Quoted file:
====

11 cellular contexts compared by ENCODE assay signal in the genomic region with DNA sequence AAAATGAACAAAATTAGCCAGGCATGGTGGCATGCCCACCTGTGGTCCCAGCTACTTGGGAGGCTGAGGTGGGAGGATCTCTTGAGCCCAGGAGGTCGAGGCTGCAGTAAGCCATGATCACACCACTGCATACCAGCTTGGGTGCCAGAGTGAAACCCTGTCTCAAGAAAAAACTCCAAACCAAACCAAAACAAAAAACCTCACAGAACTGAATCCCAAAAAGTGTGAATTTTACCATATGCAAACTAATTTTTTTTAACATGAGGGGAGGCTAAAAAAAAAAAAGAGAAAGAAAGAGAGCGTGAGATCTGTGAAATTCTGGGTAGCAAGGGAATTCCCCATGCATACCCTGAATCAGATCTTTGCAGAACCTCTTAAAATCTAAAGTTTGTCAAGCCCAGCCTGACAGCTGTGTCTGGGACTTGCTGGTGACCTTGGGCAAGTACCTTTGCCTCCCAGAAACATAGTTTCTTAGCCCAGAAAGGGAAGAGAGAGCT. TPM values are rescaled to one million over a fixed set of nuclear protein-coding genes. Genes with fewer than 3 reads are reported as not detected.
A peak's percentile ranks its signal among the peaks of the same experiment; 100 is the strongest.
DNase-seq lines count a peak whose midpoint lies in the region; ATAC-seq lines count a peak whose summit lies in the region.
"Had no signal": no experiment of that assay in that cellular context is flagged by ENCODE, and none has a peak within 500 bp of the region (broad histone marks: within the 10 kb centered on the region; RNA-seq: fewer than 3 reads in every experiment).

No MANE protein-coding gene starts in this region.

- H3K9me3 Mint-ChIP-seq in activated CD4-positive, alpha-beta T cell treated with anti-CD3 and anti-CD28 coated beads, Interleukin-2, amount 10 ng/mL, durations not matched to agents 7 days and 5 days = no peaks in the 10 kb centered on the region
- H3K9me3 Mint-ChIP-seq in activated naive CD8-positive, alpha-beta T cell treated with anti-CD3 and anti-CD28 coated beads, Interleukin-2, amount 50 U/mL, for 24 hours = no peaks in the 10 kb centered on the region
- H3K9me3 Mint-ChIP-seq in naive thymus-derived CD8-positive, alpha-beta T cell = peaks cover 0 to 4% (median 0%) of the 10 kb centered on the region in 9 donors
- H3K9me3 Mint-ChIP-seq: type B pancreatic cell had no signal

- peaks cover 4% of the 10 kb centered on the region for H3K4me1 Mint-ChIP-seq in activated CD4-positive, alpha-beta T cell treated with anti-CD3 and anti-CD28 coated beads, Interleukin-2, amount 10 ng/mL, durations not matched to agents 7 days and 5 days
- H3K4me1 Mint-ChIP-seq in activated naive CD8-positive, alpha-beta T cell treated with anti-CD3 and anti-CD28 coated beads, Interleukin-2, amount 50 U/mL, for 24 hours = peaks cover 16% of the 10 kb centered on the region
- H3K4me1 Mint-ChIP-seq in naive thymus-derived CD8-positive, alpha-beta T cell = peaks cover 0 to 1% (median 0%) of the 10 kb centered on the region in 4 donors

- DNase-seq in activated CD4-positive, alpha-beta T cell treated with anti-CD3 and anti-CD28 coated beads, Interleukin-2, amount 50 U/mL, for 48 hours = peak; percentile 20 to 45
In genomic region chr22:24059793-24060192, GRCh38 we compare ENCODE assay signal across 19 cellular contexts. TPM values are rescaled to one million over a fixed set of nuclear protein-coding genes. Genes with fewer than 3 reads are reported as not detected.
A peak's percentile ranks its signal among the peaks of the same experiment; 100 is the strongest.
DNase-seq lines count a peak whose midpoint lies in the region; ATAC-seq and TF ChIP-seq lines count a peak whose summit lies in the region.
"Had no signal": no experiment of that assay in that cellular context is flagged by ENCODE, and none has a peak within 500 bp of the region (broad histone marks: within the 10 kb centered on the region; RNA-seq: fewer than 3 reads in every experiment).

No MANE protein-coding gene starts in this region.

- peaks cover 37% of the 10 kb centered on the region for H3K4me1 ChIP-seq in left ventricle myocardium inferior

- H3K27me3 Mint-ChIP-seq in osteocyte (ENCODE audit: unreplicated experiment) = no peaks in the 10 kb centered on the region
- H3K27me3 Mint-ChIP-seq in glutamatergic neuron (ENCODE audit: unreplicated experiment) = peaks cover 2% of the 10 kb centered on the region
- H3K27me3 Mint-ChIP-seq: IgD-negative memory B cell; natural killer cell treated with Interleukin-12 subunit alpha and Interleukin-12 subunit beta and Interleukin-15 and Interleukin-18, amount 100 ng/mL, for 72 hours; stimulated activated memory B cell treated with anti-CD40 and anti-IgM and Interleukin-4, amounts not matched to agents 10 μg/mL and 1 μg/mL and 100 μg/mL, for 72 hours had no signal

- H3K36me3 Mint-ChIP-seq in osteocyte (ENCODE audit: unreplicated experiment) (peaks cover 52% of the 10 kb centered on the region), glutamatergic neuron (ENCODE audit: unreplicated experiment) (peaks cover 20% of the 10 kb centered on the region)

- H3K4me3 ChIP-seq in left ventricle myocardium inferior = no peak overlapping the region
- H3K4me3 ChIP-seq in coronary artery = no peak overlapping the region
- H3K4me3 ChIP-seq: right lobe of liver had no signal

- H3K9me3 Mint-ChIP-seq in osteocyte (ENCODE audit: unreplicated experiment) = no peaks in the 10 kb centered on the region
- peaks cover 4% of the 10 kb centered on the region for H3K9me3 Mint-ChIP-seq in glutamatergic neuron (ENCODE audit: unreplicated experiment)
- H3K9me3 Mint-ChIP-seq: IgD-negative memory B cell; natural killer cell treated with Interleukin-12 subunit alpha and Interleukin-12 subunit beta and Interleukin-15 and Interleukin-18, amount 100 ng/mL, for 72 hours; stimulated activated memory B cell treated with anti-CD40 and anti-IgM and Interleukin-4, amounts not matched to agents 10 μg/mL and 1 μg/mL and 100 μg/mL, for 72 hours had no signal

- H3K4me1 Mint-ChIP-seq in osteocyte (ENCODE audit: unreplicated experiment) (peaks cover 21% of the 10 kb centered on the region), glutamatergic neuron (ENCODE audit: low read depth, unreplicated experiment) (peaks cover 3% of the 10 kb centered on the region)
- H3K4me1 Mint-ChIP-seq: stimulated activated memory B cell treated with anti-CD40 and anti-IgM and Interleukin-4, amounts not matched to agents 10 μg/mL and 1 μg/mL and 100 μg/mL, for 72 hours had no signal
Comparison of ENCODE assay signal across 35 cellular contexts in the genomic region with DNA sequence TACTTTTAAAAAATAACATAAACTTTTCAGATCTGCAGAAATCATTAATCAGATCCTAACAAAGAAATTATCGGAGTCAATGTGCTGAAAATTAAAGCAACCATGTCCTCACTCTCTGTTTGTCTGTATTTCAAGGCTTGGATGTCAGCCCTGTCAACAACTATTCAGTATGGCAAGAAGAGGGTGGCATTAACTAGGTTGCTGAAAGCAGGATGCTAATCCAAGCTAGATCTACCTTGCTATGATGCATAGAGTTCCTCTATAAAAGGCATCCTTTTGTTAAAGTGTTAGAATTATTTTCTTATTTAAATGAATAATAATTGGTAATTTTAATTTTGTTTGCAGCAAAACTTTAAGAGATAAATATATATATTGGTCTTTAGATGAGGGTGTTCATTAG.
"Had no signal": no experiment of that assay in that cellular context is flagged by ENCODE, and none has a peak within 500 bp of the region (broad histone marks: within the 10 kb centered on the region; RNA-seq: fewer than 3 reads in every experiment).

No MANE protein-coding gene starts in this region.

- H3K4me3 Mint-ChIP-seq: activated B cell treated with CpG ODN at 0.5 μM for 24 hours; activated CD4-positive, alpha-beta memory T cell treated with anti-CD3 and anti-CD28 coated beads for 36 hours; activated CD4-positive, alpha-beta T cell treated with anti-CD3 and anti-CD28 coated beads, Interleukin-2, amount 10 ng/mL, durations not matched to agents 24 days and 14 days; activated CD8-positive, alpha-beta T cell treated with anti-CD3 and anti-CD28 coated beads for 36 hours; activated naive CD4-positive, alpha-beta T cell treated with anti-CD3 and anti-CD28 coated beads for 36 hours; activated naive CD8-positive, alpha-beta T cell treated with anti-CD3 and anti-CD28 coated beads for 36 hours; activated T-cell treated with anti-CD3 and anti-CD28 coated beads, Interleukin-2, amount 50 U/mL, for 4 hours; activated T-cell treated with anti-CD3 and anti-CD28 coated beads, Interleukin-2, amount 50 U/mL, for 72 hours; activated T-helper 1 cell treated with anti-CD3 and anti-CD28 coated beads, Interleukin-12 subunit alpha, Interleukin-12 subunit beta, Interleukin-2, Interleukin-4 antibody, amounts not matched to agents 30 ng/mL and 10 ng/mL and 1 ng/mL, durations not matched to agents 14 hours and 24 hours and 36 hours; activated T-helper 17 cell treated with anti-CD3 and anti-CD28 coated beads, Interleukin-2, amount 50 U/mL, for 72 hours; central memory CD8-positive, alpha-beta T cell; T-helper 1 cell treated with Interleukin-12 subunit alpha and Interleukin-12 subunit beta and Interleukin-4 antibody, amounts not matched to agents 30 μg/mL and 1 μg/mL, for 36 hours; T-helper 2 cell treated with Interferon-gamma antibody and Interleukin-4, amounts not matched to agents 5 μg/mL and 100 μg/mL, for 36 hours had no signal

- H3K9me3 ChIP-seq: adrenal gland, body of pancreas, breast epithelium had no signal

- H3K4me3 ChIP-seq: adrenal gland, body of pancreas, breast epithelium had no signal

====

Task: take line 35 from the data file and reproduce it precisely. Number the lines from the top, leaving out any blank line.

- H3K4me3 Mint-ChIP-seq: activated B cell treated with CpG ODN at 0.5 μM for 24 hours; activated CD4-positive, alpha-beta memory T cell treated with anti-CD3 and anti-CD28 coated beads for 36 hours; activated CD4-positive, alpha-beta T cell treated with anti-CD3 and anti-CD28 coated beads, Interleukin-2, amount 10 ng/mL, durations not matched to agents 24 days and 14 days; activated CD8-positive, alpha-beta T cell treated with anti-CD3 and anti-CD28 coated beads for 36 hours; activated naive CD4-positive, alpha-beta T cell treated with anti-CD3 and anti-CD28 coated beads for 36 hours; activated naive CD8-positive, alpha-beta T cell treated with anti-CD3 and anti-CD28 coated beads for 36 hours; activated T-cell treated with anti-CD3 and anti-CD28 coated beads, Interleukin-2, amount 50 U/mL, for 4 hours; activated T-cell treated with anti-CD3 and anti-CD28 coated beads, Interleukin-2, amount 50 U/mL, for 72 hours; activated T-helper 1 cell treated with anti-CD3 and anti-CD28 coated beads, Interleukin-12 subunit alpha, Interleukin-12 subunit beta, Interleukin-2, Interleukin-4 antibody, amounts not matched to agents 30 ng/mL and 10 ng/mL and 1 ng/mL, durations not matched to agents 14 hours and 24 hours and 36 hours; activated T-helper 17 cell treated with anti-CD3 and anti-CD28 coated beads, Interleukin-2, amount 50 U/mL, for 72 hours; central memory CD8-positive, alpha-beta T cell; T-helper 1 cell treated with Interleukin-12 subunit alpha and Interleukin-12 subunit beta and Interleukin-4 antibody, amounts not matched to agents 30 μg/mL and 1 μg/mL, for 36 hours; T-helper 2 cell treated with Interferon-gamma antibody and Interleukin-4, amounts not matched to agents 5 μg/mL and 100 μg/mL, for 36 hours had no signal